“I have rarely been so disturbed and heartbroken,” said WHO Director-General Tedros Adhanom Ghebreyesus, speaking later at a media briefing.
“The earthquake that struck more than three weeks ago adds unimaginable suffering to people who have already suffered so much over 12 years of war, economic collapse, the COVID-19 pandemic and an ongoing cholera outbreak.”
Sorrow, respect, commitment
The region is the last redoubt of opposition fighters, who continue to resist government forces and their allies, with millions of civilians sheltering there – many having been displaced multiple times.
Tedros met with WHO partners who are delivering essential care, including specialized orthopaedic and paediactric services.
He offered his deepest sorrow to those who lost their loved ones, homes and livelihoods, while expressing deepest respect for the responders and health workers, many of whom also lost family members.
He underlined the UN agency’s commitment to continue to assist Syrians but urged greater international support for the recovery and rebuilding efforts.
Appeal to Syrian leaders
“At the same time, I call on the leaders of both sides of the Syrian conflict to use the shared suffering of this crisis as a platform for peace,” said Tedros.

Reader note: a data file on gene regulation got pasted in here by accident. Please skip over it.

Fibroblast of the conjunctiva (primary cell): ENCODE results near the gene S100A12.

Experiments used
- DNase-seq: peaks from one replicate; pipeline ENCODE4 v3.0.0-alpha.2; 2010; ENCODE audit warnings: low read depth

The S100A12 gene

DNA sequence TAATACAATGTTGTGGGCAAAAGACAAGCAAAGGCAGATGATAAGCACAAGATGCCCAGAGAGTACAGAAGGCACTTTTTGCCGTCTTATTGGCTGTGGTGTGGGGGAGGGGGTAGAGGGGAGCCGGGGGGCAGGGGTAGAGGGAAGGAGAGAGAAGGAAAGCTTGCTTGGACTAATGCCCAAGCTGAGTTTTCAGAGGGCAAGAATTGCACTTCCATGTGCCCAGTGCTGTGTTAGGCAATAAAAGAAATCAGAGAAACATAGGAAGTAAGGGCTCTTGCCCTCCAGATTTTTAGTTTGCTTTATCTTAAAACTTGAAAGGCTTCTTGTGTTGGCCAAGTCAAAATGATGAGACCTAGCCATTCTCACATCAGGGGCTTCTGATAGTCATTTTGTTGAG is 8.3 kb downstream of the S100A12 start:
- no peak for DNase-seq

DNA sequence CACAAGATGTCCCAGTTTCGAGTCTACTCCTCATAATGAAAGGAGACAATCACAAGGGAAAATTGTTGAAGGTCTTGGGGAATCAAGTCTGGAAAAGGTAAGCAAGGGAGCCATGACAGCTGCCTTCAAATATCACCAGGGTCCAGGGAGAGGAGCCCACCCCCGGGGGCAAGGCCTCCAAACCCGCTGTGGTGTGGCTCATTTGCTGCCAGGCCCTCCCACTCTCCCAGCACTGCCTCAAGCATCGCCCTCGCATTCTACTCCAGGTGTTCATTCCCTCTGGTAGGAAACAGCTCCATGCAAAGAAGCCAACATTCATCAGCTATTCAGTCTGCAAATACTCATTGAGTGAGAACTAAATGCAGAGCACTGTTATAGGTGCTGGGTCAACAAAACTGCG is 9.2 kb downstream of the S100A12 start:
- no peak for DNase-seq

The war has delivered nothing but suffering, division and the destruction of Syria’s proud history and rich culture, he added.
“The earthquake must shake all of us to the realisation that we are one humanity, sharing one planet. We have no future but a shared future. More than ever, the people of Syria need health for peace, and peace for health.”
Distributing life-saving aid
WHO also distributed additional life-saving medicines, supplies and equipment to three hospitals in northwest Syria on Wednesday.
The supplies were sufficient for 280,000 treatments, including for the management of trauma, diabetes, and pneumonia, as well as vitally needed anaesthesia drugs and surgical supplies.
Northwest Syria and neighbouring Türkiye were struck by powerful earthquakes on 6 February, which killed more than 40,000 people.
In the first hours of the tragedy, WHO distributed 183 metric tonnes of supplies prepositioned inside northwest Syria from warehouses in Azaz and Idlib to more than 200 health facilities.
Additionally, over 140 tonnes of supplies have been transported into the region from across the border in Türkiye, and across lines within Syria.